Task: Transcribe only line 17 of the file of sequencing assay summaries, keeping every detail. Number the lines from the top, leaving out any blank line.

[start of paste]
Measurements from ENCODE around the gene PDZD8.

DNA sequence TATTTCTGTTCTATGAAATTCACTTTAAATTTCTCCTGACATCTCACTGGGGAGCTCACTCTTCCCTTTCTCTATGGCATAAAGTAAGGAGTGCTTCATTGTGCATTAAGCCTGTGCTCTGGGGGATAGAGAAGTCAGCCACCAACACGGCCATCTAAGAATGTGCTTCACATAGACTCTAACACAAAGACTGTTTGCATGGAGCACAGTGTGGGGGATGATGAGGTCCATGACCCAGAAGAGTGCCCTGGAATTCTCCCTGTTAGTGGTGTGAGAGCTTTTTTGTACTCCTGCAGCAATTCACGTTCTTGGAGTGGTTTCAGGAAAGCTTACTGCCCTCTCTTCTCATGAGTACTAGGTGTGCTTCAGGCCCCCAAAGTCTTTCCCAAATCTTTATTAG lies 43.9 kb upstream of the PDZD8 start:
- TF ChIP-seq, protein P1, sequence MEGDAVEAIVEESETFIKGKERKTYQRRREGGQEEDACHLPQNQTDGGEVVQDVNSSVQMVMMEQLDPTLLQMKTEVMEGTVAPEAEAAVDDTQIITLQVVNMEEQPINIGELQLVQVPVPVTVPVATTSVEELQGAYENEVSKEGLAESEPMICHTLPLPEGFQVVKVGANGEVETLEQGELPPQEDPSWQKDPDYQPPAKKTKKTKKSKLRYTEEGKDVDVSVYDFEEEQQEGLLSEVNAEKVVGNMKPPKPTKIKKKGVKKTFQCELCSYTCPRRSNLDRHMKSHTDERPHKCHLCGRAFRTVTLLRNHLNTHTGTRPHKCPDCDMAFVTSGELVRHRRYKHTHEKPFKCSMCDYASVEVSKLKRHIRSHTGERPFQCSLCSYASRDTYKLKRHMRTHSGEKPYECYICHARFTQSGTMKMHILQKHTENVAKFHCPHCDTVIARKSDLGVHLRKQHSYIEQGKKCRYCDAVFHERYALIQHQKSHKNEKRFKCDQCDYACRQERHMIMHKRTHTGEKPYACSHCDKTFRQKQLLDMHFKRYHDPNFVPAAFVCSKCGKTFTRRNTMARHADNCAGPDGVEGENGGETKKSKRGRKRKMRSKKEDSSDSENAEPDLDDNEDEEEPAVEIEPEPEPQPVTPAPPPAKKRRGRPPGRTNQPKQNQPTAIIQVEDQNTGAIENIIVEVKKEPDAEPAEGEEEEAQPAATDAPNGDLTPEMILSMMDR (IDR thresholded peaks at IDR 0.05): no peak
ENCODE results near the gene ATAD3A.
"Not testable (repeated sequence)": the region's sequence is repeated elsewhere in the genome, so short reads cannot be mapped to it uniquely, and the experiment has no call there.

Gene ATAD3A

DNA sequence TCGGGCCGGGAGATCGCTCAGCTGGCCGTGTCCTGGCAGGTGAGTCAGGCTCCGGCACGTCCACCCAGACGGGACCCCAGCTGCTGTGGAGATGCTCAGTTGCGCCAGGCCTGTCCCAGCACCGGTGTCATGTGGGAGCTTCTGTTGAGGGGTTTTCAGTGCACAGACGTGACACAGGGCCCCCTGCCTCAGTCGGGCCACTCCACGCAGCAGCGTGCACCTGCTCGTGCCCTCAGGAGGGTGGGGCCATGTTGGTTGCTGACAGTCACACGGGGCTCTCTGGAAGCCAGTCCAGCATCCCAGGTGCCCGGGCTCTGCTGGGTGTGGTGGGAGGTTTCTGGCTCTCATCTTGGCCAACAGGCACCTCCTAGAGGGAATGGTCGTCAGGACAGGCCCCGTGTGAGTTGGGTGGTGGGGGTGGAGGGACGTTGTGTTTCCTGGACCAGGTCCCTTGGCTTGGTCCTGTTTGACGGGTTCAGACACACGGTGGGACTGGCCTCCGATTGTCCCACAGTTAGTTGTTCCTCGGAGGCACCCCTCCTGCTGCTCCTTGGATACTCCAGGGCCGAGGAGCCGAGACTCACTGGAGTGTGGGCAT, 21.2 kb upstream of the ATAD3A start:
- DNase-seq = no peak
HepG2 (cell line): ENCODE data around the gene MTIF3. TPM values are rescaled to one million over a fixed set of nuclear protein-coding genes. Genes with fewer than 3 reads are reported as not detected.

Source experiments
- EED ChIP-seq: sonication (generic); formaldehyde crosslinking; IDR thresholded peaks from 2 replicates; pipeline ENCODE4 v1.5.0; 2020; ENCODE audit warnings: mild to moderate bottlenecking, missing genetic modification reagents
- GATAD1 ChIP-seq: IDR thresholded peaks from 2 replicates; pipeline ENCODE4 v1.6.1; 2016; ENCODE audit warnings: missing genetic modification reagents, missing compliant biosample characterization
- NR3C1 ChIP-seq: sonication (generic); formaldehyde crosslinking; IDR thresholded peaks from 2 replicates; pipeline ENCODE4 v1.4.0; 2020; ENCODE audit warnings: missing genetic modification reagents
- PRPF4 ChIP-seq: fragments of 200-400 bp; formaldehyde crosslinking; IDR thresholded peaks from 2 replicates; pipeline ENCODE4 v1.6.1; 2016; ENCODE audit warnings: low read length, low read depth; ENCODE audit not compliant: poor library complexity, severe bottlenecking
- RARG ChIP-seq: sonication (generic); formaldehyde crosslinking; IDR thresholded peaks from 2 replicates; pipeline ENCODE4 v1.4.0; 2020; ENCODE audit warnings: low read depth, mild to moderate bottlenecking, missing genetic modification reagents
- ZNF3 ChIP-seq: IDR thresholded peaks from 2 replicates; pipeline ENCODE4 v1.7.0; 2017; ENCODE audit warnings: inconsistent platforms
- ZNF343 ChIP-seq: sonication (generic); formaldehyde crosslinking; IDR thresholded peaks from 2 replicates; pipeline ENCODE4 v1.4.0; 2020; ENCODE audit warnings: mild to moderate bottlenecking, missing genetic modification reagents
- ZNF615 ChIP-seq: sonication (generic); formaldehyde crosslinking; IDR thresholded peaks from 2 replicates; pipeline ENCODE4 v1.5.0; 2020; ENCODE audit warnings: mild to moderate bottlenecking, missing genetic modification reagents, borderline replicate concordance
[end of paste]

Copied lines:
- ZNF343 ChIP-seq: sonication (generic); formaldehyde crosslinking; IDR thresholded peaks from 2 replicates; pipeline ENCODE4 v1.4.0; 2020; ENCODE audit warnings: mild to moderate bottlenecking, missing genetic modification reagents